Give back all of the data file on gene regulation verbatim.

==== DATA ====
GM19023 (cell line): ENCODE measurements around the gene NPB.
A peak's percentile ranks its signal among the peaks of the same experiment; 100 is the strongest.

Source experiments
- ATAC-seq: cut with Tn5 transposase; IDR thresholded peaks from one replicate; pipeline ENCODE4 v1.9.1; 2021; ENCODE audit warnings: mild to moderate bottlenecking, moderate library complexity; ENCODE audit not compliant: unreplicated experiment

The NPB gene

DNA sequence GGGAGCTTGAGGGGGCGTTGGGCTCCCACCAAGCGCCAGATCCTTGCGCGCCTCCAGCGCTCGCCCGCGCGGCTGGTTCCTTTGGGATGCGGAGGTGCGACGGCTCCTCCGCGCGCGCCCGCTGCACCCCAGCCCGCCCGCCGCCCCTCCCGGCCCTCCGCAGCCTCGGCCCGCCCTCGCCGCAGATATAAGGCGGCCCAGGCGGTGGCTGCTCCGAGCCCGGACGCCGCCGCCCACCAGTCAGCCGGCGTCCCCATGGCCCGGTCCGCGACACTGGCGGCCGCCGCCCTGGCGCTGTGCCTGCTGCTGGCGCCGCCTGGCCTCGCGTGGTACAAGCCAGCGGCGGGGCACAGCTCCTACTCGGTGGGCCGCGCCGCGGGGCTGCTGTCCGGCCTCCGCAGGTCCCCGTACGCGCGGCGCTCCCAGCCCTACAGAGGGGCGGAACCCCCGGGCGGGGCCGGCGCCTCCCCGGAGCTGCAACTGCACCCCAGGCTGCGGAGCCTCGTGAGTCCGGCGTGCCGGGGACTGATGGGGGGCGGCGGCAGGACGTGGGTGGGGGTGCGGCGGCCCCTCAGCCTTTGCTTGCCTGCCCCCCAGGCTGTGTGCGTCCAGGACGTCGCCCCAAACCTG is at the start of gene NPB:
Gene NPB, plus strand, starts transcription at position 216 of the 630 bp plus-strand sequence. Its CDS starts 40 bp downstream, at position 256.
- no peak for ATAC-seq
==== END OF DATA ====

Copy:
GM19023 (cell line): ENCODE measurements around the gene NPB.
A peak's percentile ranks its signal among the peaks of the same experiment; 100 is the strongest.

Source experiments
- ATAC-seq: cut with Tn5 transposase; IDR thresholded peaks from one replicate; pipeline ENCODE4 v1.9.1; 2021; ENCODE audit warnings: mild to moderate bottlenecking, moderate library complexity; ENCODE audit not compliant: unreplicated experiment

The NPB gene

DNA sequence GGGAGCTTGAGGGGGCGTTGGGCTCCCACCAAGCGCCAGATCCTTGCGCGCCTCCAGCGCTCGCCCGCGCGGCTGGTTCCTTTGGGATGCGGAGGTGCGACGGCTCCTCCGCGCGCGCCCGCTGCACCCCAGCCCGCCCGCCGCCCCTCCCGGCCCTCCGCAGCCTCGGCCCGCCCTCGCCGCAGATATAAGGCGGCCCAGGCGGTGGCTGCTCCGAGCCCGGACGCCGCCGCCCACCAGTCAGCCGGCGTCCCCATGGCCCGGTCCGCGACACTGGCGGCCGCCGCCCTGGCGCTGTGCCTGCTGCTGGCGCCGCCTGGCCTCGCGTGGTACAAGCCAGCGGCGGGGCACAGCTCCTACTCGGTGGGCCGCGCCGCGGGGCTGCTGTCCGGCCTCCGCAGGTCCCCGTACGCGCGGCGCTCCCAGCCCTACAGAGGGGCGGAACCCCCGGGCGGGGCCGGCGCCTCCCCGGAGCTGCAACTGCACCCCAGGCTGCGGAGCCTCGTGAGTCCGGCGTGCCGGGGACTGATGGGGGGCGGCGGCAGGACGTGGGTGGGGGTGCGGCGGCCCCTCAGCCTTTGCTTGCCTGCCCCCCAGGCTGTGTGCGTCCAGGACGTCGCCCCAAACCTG is at the start of gene NPB:
Gene NPB, plus strand, starts transcription at position 216 of the 630 bp plus-strand sequence. Its CDS starts 40 bp downstream, at position 256.
- no peak for ATAC-seq